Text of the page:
. it needs to be big enough and meaningful enough to “count.” it should be important enough to get resources and impact real customers, and when you deliver, it should catch the attention of those whose opinion matters. it should also be small enough that it can be turned around in a relatively small amount of time (about eight weeks) with a special team – possibly a team allowed to break some rules to allow them to move fast. this project should also be small enough that if it fails – because we must be able to learn from our mistakes and failures – the business will not fail. after all, this is a grand experiment. for this reason, greenfield applications are often good candidates.
the second tip for large-scale devops would be to
allow teams to select their own tools
and not get stuck in the standardization trap. this actually hearkens back to my some of my dissertation research, and we’re seeing more and more patterns of this emerge as we work with more customers in the industry. yes, there will be benefits from having a similar set of tools. but your teams are the experts. trust them to make smart and wise decisions. you will run the risk of them doing things like resume building – but they, in turn, will run the risk of making their lives infinitely more difficult by having to support their entire development, test, deployment pipeline, and support work by going out on their own. if they truly believe a wholly different tech stack (or, sure, resume building) is worth that level of effort, trust them. they may back out of that experiment. let them also learn from that failure and don’t blame them. they were making the best decision they could with the information at hand, and they are the experts. you could be surprised at the results, and your teams will be happier, more productive, and your work will scale.
- my final tip is near and dear for me: never underestimate the importance of good measurement . embrace the importance of a real baseline, even if it is bad. measure regularly, because this will allow you to capitalize on the good things happening and let you stop doing the things that aren’t working. (remember this mantra: small improvements are the key to large gains.) measure both outcomes and inputs, working in a hypothesis-driven way. have your metrics roll-up throughout the organization, letting each team define and control their own destiny. if you don’t have any metrics right now, don’t be discouraged! most organizations have very little or no metrics in place. it’s tech organization’s dirty little secret and we just don’t talk about it. get started with a few metrics, keep what works, toss what doesn’t, and rotate them out when they’re no longer useful. finally, capture metrics in groups of two or three, to avoid gaming of measures: by capturing metrics that are in tension, you’ll help capture the full picture and keep teams and management from being myopic.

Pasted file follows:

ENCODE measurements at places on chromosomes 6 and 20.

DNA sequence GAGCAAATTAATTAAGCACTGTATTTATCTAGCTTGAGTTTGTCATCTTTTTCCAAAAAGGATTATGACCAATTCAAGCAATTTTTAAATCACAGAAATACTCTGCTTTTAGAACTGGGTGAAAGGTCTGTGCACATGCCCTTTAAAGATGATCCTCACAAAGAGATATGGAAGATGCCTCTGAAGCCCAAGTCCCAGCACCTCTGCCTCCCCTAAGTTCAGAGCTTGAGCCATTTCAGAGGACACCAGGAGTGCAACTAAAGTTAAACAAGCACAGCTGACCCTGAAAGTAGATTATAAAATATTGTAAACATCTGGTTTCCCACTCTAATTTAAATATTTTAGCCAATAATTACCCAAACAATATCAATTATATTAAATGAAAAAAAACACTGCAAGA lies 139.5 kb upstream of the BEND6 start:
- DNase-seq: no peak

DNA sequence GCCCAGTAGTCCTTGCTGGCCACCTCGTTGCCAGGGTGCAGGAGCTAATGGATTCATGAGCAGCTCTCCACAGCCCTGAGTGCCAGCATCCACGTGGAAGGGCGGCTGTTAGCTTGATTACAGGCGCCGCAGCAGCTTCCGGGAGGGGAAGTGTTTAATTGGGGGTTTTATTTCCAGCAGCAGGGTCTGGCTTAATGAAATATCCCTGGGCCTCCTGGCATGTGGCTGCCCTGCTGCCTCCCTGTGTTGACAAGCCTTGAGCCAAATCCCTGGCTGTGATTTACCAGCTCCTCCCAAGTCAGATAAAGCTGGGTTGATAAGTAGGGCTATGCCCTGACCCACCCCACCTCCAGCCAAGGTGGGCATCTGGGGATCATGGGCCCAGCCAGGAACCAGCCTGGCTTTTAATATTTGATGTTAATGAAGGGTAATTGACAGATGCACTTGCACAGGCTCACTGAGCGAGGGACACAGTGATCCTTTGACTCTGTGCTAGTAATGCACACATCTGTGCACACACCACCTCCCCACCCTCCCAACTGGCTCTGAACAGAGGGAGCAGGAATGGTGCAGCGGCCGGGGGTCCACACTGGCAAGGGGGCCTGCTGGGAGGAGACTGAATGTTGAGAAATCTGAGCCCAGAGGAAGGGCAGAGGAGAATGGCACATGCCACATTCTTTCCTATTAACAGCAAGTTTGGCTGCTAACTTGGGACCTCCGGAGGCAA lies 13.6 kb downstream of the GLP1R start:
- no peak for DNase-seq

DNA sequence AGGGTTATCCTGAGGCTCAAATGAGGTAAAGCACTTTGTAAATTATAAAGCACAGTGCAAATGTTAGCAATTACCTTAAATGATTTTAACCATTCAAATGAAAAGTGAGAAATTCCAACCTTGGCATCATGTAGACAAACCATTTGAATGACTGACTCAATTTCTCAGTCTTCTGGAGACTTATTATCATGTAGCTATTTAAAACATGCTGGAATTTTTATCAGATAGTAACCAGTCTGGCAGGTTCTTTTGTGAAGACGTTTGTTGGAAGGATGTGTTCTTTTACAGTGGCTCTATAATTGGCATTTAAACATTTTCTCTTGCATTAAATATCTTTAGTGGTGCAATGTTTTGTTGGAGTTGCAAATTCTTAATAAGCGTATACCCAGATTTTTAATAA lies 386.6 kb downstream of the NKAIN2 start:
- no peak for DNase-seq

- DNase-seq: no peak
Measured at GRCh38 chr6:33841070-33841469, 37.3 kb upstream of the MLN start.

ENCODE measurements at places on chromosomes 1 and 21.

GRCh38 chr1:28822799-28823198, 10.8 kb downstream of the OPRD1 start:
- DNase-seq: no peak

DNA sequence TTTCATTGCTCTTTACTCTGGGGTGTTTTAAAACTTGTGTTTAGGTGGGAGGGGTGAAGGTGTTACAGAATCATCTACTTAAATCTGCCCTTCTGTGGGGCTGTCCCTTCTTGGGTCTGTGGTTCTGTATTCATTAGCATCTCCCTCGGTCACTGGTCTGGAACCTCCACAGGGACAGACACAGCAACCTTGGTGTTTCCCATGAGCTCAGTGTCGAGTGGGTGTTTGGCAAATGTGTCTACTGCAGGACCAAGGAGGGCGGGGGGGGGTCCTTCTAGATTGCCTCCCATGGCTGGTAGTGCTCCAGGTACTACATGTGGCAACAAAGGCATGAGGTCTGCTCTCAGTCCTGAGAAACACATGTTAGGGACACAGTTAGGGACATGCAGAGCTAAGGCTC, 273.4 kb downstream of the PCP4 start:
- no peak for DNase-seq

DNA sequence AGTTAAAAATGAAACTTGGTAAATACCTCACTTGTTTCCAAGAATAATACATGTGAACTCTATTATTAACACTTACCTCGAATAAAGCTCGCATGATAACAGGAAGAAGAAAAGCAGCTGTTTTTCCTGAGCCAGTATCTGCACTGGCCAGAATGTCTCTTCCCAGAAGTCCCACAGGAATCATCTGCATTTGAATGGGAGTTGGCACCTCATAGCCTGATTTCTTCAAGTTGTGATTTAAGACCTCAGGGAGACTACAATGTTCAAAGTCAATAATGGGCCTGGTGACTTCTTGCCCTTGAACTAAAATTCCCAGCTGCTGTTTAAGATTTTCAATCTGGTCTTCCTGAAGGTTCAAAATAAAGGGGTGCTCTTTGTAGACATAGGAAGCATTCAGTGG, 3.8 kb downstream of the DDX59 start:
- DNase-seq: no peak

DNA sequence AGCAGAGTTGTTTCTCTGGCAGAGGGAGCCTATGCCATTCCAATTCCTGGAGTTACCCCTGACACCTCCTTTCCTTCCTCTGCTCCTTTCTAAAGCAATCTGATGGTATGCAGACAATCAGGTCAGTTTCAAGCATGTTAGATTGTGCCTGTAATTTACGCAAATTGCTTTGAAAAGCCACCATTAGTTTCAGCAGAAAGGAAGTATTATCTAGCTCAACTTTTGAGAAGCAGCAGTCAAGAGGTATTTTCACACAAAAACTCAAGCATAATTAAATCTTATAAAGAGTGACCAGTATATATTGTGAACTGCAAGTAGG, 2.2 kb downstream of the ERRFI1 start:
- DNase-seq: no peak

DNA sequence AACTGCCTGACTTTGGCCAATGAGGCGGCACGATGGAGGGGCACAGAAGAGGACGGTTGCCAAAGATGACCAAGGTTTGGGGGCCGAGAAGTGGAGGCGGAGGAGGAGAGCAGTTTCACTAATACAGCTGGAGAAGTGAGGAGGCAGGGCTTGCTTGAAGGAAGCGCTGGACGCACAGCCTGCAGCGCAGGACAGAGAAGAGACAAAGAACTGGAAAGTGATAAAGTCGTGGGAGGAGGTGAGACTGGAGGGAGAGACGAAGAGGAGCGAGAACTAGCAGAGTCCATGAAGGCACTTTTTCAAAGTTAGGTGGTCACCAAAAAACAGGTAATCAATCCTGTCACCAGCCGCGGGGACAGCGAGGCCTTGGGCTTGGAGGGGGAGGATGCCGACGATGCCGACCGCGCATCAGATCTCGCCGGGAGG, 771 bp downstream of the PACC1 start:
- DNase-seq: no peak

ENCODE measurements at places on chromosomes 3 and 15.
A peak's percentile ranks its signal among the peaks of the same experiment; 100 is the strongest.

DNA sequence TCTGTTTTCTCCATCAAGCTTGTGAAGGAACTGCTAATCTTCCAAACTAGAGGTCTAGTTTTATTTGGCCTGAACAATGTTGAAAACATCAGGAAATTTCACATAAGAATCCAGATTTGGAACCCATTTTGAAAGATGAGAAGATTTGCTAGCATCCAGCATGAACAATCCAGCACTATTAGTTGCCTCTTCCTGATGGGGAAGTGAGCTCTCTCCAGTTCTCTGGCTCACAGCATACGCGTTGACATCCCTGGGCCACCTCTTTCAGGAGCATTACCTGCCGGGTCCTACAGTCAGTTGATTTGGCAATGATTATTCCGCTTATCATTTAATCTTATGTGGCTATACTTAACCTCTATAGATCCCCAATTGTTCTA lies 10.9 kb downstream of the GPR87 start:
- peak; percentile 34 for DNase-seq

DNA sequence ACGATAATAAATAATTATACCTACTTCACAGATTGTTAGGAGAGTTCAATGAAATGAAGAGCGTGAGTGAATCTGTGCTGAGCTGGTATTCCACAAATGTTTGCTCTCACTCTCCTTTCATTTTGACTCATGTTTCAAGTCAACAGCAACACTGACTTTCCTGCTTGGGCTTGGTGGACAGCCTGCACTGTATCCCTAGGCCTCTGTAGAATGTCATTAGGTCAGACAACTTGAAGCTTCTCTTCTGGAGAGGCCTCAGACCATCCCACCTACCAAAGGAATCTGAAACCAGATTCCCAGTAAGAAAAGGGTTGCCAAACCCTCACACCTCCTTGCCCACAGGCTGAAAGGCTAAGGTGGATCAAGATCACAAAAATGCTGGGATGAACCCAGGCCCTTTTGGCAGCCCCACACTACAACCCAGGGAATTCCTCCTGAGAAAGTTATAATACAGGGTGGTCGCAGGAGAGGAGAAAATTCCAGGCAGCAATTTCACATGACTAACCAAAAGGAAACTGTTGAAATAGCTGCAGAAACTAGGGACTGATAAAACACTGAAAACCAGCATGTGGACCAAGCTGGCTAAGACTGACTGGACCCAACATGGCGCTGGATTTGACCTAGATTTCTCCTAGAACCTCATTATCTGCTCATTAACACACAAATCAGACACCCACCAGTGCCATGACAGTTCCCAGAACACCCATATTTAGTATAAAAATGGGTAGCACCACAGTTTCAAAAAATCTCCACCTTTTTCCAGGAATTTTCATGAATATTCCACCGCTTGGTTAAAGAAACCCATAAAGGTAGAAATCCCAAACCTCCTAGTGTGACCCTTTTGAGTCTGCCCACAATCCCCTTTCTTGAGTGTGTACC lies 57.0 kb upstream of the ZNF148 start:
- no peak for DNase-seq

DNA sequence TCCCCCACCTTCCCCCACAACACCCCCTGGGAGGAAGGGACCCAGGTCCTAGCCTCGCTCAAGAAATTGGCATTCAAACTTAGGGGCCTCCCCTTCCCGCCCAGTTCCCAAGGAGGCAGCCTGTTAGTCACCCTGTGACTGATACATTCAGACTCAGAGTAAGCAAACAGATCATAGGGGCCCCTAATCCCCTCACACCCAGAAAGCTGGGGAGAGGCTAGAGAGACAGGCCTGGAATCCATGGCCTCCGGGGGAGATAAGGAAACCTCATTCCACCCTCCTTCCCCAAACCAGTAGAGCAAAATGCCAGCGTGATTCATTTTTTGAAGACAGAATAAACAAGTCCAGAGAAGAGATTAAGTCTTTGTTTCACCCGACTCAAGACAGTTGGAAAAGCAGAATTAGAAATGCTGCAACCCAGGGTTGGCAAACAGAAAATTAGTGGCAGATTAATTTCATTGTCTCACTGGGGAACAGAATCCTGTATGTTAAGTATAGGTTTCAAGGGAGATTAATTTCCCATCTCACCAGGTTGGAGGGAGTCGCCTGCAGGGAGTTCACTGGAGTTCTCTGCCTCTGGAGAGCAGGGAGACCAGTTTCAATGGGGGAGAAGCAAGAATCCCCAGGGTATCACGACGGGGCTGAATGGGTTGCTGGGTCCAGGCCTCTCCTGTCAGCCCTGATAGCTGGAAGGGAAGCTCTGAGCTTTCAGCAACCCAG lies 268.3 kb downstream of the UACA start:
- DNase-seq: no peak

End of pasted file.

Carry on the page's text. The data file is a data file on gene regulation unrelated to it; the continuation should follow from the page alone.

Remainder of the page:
q: what emerging devops technologies or patterns are you most excited by now, and why?
i’m excited about the growing understanding among many leaders in measurement about different types of metrics, what they are great for, what they are not-so-good for, the importance of complementary metrics, and the role they play in signaling to organizations along their transformation journey. for the last several years, there has been an assumption that only certain types of metrics were valuable, and this has dominated the discussion, even though several of us have been very aware that system data is an incomplete view of the system and not appropriate for all levels and types of measurement. i’ll be working with a handful of people on a whitepaper to help explain what we know, as well as another type of benchmarking. stay tuned!
q: what it ops skills are most important for the future?
not just it ops skills – across the board, i think critical thinking, problem solving, computational thinking, and the ability to decompose a problem are essential for anyone working in industry and business today and into the future. i’ve seen it separate the excellent from good. add to that the ability to communicate – because it does you no good to have solved a problem if you can’t tell anyone about it.
q: what is the most revealing devops stat you’ve heard recently, and why?
ha! i can’t say… my favorite recent stat is from the 2017 state of devops report, which was "keep an eye out for some stats around organizational performance as well as automation." there’s some great stuff in there!